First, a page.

Sports bra aside, posture is hugely important. If you are looking down when you are running, or bending at the waist you are making running much harder on yourself. It will impact your back and shoulders and your legs will have to work much harder. You will also make your breathing harder. Focus on running tall. Try out the tips on posture in the notes in the early weeks and if you an manage to not let the chest make you bend forward you will feel much more comfortable. Hope that works.
  • 21:56

    Margaret: Hi, I’ve tried to keep up with the 10k programme but for a few different reasons haven’t really been able to over the last few weeks. I’m not sure now whether to try to catch up or stop and try part of the 5k one again which I found more manageable Any suggestions?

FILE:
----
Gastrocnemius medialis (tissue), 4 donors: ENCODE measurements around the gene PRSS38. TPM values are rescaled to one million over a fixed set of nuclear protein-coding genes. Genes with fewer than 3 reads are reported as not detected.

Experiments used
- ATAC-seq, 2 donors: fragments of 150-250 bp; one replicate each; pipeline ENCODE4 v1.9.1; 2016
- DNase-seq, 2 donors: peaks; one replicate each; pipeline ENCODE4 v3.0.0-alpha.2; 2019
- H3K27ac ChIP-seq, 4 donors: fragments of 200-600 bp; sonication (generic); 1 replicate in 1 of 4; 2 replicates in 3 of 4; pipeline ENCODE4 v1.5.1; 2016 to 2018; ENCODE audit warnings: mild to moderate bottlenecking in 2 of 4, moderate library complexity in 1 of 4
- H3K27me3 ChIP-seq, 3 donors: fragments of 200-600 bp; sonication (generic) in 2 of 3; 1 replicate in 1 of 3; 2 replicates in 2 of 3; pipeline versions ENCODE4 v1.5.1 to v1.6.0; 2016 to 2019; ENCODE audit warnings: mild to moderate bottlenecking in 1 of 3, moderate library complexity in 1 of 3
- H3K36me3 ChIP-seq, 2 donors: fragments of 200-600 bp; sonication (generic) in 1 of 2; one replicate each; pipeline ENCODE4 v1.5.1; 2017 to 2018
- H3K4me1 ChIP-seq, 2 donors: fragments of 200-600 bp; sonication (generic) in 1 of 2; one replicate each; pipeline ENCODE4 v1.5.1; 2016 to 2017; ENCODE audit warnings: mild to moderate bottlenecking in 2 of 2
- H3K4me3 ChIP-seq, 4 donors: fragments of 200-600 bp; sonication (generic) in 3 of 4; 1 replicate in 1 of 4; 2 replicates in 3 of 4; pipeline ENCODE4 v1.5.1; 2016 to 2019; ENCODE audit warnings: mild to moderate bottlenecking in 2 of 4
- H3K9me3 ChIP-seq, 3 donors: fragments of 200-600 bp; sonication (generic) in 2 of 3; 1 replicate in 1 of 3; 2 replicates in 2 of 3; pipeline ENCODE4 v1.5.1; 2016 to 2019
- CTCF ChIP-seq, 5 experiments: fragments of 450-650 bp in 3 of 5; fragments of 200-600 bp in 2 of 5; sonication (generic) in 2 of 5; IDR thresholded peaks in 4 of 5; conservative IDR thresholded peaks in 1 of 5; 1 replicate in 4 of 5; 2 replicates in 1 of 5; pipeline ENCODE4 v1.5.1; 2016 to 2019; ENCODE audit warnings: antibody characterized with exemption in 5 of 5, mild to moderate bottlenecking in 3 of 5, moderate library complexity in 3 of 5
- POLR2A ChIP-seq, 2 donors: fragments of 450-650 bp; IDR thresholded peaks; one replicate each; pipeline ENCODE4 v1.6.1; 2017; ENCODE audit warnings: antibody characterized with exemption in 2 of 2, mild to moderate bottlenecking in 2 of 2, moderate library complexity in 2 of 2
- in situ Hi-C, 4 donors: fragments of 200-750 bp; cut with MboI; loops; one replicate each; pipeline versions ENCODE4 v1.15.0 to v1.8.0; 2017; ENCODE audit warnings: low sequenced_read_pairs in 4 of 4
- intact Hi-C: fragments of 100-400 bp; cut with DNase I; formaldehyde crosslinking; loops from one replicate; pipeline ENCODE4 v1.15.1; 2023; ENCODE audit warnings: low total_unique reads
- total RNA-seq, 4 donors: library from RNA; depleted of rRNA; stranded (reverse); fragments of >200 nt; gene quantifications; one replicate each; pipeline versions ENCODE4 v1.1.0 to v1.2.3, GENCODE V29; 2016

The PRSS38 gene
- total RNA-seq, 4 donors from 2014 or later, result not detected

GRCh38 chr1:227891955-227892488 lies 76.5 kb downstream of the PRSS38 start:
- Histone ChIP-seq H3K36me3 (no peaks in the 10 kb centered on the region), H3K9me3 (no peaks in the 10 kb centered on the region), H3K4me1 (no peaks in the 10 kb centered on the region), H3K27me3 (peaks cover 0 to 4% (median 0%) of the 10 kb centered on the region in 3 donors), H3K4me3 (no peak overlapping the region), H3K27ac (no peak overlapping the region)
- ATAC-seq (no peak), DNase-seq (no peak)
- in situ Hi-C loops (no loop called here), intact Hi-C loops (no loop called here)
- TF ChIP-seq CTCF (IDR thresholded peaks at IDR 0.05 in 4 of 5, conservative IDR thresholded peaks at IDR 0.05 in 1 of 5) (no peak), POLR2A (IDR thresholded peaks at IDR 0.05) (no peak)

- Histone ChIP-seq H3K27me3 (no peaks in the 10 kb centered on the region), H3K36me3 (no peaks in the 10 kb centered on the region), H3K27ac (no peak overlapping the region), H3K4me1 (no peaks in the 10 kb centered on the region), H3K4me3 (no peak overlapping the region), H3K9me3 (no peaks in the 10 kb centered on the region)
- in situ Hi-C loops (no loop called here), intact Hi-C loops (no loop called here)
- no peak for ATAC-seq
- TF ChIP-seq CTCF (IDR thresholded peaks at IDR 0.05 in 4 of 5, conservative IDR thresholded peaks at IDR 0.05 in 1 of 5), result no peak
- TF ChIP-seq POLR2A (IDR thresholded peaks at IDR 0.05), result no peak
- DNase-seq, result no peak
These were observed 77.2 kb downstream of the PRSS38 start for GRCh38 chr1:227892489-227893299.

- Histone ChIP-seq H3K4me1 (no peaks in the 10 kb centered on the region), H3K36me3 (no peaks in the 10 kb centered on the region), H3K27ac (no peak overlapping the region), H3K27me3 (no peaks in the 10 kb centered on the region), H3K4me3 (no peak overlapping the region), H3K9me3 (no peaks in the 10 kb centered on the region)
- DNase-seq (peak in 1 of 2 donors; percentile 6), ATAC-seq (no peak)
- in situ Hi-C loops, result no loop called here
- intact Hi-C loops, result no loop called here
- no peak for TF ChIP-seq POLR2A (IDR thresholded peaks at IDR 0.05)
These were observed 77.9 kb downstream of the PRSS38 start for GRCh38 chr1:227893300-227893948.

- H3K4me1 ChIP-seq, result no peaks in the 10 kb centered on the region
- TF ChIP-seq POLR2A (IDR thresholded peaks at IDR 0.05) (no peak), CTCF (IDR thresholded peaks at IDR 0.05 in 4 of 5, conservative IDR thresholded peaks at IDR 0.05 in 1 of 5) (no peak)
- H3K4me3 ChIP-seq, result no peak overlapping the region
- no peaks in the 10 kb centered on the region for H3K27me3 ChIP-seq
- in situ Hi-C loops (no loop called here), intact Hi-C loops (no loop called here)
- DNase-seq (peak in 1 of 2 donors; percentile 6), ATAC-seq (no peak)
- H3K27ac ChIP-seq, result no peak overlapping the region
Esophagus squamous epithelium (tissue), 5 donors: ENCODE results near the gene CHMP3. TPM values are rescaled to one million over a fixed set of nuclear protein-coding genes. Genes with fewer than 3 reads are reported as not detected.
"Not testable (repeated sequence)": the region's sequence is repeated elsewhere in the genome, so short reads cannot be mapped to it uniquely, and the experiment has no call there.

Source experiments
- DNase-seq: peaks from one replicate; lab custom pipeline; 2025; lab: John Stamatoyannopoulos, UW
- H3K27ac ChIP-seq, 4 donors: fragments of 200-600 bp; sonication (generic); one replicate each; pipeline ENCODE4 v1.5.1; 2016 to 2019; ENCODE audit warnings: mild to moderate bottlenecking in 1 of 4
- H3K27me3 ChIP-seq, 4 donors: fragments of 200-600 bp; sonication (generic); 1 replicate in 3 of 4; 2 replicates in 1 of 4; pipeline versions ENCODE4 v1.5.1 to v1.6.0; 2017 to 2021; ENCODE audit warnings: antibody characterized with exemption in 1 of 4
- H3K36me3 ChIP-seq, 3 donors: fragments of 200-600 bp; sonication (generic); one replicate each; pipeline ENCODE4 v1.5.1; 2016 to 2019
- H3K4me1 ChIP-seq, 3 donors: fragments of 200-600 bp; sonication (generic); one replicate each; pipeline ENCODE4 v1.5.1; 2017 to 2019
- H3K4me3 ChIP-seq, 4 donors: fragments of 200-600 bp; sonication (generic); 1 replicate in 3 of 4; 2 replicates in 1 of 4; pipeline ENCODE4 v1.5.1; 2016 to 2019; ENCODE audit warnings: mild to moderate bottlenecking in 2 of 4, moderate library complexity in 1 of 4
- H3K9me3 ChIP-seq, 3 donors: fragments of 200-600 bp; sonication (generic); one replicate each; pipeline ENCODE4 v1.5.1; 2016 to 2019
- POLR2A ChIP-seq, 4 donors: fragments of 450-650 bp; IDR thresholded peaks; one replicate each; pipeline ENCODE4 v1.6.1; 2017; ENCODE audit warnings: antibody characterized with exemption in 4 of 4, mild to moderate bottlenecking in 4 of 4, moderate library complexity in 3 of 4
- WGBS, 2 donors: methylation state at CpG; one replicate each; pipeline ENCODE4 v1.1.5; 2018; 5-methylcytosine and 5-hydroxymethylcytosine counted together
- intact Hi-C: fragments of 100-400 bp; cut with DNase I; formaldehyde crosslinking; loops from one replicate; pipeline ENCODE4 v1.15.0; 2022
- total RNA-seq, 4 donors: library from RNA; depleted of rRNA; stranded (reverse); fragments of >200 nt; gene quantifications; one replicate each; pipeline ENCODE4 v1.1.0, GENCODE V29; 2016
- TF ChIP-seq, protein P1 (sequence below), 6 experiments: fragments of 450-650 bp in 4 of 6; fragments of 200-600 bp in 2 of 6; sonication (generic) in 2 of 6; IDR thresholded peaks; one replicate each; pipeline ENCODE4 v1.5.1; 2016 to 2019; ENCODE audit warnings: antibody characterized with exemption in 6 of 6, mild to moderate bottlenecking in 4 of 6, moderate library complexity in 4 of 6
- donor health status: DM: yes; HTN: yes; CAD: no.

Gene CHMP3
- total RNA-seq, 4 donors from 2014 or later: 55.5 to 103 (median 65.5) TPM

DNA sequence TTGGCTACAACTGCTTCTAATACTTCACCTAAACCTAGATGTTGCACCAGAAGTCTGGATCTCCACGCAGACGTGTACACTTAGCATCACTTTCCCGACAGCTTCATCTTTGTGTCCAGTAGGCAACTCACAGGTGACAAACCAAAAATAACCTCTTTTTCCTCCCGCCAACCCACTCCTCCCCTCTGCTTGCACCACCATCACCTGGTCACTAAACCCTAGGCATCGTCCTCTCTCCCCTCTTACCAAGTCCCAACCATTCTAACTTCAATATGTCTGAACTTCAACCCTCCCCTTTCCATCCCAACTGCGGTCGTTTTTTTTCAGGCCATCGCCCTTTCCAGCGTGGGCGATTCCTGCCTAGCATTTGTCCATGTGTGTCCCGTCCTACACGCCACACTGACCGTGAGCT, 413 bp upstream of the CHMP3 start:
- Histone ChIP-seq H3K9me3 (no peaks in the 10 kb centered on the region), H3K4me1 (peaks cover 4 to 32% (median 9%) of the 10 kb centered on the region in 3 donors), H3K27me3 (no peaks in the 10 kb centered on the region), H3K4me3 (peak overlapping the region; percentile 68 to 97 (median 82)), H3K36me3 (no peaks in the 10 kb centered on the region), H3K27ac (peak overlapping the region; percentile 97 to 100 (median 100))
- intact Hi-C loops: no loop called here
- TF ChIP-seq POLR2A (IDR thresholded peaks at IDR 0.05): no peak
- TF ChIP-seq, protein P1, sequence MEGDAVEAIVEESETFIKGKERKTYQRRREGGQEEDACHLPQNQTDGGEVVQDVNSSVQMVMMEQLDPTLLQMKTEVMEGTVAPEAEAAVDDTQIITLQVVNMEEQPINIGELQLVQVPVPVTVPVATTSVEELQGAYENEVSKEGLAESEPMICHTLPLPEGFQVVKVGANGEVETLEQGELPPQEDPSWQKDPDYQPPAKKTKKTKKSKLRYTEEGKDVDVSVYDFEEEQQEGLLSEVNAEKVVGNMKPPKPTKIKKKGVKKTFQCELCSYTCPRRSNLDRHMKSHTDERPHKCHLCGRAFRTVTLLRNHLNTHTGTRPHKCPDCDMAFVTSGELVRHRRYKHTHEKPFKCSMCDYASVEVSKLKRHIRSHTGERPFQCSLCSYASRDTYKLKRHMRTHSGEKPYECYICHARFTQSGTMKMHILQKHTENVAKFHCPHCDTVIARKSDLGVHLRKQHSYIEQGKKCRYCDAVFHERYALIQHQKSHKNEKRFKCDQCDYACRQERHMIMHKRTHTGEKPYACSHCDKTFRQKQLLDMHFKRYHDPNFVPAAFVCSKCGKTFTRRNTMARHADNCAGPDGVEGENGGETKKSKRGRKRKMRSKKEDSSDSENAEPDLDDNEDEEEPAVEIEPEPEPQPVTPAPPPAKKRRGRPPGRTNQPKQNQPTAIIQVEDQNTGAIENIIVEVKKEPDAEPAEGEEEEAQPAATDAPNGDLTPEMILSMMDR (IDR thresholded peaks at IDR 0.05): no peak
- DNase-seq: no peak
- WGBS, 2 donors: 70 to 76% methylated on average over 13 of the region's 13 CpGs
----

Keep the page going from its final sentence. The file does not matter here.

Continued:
Mary: Hi Margaret. The most important thing is that you enjoy the training. If you find it too challenging you are more likely to make excuses. Unless you have a 10k booked and need to do that in a few weeks, I would suggest you ease yourself back into the programme gradually. Go back to week one of the 10k programme and attempt that again. Then just repeat that week until you feel comfortable (take walking breaks during the first week or two if you need it). That will get you back into the routine and you will be in a position then in a few weeks to do a parkrun/5k event and decide if you want to stay at that level, or move up to 10k. We will be launching a new programme in the summer for people who are at 30 minutes and want to keep up running but don’t want to move up to 10k. That might be another options for you too, but it won’t be out for another little while, so in the meantime settle back in gradually. Best of luck.

  • 21:59